Anti-Ova Activity of Momordica Charantia Seeds Against Ascaris lumbricoides
Keywords:Momordica charantia, Helminth, traditional medicine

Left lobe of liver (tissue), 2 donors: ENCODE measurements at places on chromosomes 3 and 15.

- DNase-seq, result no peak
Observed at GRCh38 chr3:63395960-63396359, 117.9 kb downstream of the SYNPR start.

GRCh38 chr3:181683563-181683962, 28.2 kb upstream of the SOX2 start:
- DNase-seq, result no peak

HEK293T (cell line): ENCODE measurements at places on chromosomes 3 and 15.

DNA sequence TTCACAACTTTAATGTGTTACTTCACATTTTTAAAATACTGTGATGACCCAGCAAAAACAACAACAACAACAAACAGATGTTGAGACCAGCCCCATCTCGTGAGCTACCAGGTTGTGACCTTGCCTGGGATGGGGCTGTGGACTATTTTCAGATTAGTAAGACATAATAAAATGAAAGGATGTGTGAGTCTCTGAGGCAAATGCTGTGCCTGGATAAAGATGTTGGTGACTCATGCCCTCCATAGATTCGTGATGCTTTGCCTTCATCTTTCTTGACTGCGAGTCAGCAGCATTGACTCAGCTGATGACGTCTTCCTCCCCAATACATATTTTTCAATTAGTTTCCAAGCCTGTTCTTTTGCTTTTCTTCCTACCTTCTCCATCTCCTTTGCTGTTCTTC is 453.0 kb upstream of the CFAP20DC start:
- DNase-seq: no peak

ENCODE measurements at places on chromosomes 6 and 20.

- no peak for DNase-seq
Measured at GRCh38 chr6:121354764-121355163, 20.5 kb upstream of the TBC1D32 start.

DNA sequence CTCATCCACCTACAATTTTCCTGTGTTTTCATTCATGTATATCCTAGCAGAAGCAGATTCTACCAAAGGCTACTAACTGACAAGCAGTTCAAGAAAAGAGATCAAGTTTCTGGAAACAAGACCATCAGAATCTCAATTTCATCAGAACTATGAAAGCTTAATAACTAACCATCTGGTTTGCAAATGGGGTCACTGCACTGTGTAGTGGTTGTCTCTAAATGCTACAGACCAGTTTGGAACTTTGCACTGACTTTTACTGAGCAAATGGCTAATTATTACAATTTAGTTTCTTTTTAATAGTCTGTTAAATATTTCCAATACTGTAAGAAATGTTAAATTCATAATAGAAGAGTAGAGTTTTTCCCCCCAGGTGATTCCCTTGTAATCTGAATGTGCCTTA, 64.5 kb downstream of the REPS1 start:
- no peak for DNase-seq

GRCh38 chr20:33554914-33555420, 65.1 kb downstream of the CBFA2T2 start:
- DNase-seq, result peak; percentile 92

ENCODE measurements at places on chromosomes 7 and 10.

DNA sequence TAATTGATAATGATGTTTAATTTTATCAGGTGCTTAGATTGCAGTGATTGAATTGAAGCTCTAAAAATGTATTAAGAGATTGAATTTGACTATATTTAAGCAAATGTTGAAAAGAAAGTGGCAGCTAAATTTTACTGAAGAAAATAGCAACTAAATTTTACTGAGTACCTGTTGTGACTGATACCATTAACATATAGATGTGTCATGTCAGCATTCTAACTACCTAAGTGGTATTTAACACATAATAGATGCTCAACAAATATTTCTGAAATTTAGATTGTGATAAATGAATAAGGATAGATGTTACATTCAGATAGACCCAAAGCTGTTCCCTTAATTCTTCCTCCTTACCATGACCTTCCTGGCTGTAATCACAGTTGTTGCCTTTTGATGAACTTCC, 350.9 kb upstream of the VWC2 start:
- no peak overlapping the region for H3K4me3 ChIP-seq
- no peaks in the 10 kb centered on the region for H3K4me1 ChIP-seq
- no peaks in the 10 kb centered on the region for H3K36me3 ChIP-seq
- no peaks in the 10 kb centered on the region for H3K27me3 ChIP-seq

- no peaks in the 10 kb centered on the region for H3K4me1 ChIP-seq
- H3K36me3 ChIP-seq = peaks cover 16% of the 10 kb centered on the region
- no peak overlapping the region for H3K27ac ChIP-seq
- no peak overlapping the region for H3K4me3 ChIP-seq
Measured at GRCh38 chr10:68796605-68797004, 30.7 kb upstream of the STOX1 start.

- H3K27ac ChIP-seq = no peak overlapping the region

Bitter gourd (Momordica charantia) is a popular vegetable in Southeast Asia not only as table fare but also as traditional medicine for many ailments ranging from diabetes to intestinal parasitic infections. The combination of saponins, alkaloids, flavonoids, and tannins in bitter gourd is believed to exert anthelminthic effects. A number of studies have demonstrated that its seeds and leaves target adult and larval stages of a number of both free-living and parasitic worms. However, it is yet to be demonstrated whether the seeds have activity against ova of parasitic nematodes. To determine anti-ova activity, 23 fresh stool samples containing fertile ova of Ascaris lumbricoides were treated with ground bitter gourd seeds. Egg embryonation rates were then measured and compared after three weeks of incubation in soil. Results show a significant decrease in embryonation among samples treated with bitter gourd seeds compared to the untreated controls. Unlike most treatments that target only one parasite stage, Momordica charantia seeds have activity against adults, larvae, and ova. Its potential for development as anthelminthic drug must be further explored by isolating its bioactive compounds, testing against other parasitic helminth species, and determining potential for resistance.
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